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Council leader: I could not let people sleep another night at Chalcots estate

Georgia Gould says questions must be answered over problems with Chalcot estate buildings

24 June, 2017 — By William McLennan

CAMDEN Council leader Georgia Gould gave the order to evacuate the entire Chalcots estate after being told by fire inspectors that problems with gas pipes, fire doors and cladding at the tower blocks could lead to a catastrophic blaze.

The unprecedented mass evacuation of 800 flats across the five high-rises in Adelaide Road, the street which runs from Chalk Farm tube station to Swiss Cottage Library, was made after 5pm on Friday afternoon, forcing residents to depart through the evening and night. Those without friends and family to stay with had to find emergency arrangements including airbeds provided by the council at Swiss Cottage Leisure Centre.

In a series of statements delivered through the night, Cllr Gould said she had no other option but to ask people to leave their homes and suggested an inquiry – at a council level at least – will be held into problems on the estate, the subject of a Private Finance Initiative (PFI) refurbishment only ten years ago. “Questions about how this could happen to these buildings will be asked, answered and actioned,” she said.

At midnight, she spoke to a New Journal journalist – see footage below – as we asked her what she would say to residents who felt the timing and speed of the evacuation was an “overreaction”. Residents have been divided in their opinion on this, with some praising swift action and others regarding the move as a sign of panic. Cllr Gould said: “The last thing I wanted to do is move residents out of their homes on a Friday evening. I asked the fire services if there was anything I could do, use any resources to make this building safe for people to stay in – and their answer was categorically no.”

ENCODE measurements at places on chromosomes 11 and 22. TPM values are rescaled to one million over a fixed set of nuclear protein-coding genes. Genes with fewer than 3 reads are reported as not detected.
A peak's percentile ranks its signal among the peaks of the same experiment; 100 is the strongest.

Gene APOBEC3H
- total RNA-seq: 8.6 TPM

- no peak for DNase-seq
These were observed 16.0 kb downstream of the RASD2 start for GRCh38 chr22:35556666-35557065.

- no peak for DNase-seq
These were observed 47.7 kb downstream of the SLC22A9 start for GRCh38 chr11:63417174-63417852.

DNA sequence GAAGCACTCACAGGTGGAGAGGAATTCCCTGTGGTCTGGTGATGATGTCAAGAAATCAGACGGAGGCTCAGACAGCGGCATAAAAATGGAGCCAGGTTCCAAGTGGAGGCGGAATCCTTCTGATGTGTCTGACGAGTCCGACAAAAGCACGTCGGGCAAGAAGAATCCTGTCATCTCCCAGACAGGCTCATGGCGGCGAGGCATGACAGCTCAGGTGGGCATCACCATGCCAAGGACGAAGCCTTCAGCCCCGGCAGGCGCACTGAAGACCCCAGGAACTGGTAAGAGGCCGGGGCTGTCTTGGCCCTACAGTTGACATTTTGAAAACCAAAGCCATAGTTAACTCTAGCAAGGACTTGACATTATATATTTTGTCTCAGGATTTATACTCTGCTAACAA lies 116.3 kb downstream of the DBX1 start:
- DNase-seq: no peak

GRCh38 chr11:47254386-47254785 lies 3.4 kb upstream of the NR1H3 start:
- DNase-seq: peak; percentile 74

A midnight briefing for the CNJ at Taplow tower: Georgia Gould says she couldn’t let residents stay once fire inspectors had issued warnings 

Cllr Gould and the Town Hall leadership had already said on Thursday morning that it would remove cladding at the estate after testing revealed it contained a similar plastic to the material used at Grenfell Tower, the block in north Kensington where 79 people died or are missing, presumed dead, following last Wednesday’s tragic inferno.

Camden had said it believed the blocks were still safe as the cladding had been installed differently but wanted to remove it as a “precaution”. It was the first council in the country to make this decision in the wake of last week’s disaster. Inspectors today are understood to have raised urgent concerns over gas pipes near to the cladding which were not properly insulated and doors to people’s flats that were not fire safe, some of which had been tampered with.

“We have hundreds of council staff, police and fire officers, the British Red Cross, and other voluntary partners, all supporting residents and our phased plan to move residents from the blocks,” said Cllr Gould, who has been the leader of the council for just over a month. “All staff involved are doing everything they can to make this operation run as quickly and as safely as possible – they really are showing the very spirit that makes Camden the special place that it is.”

She added: “On Friday evening the London Fire Brigade advised that there were a number of fire safety issues, that we and the LFB were previously unaware of, in the Chalcots buildings and recommended that residents should not remain in the buildings until these issues are resolved Acting on this advice we evacuated our residents. The Grenfell fire changes everything and we will do everything we can to keep residents safe.”

Her later statement said: “We are still working our way through a phased operation, with residents from hundreds of homes supported as they move to their temporary accommodation. Our social workers are providing specialist support for residents with social care packages, with extra capacity provided for specialist care accommodation for those who need it. We are also working around the clock to support a number of other needs, including pets and animals. An operation of this scale, at such pace, is not without issues and problems along the way, but we had to do this, we have to act on fire service advice.”

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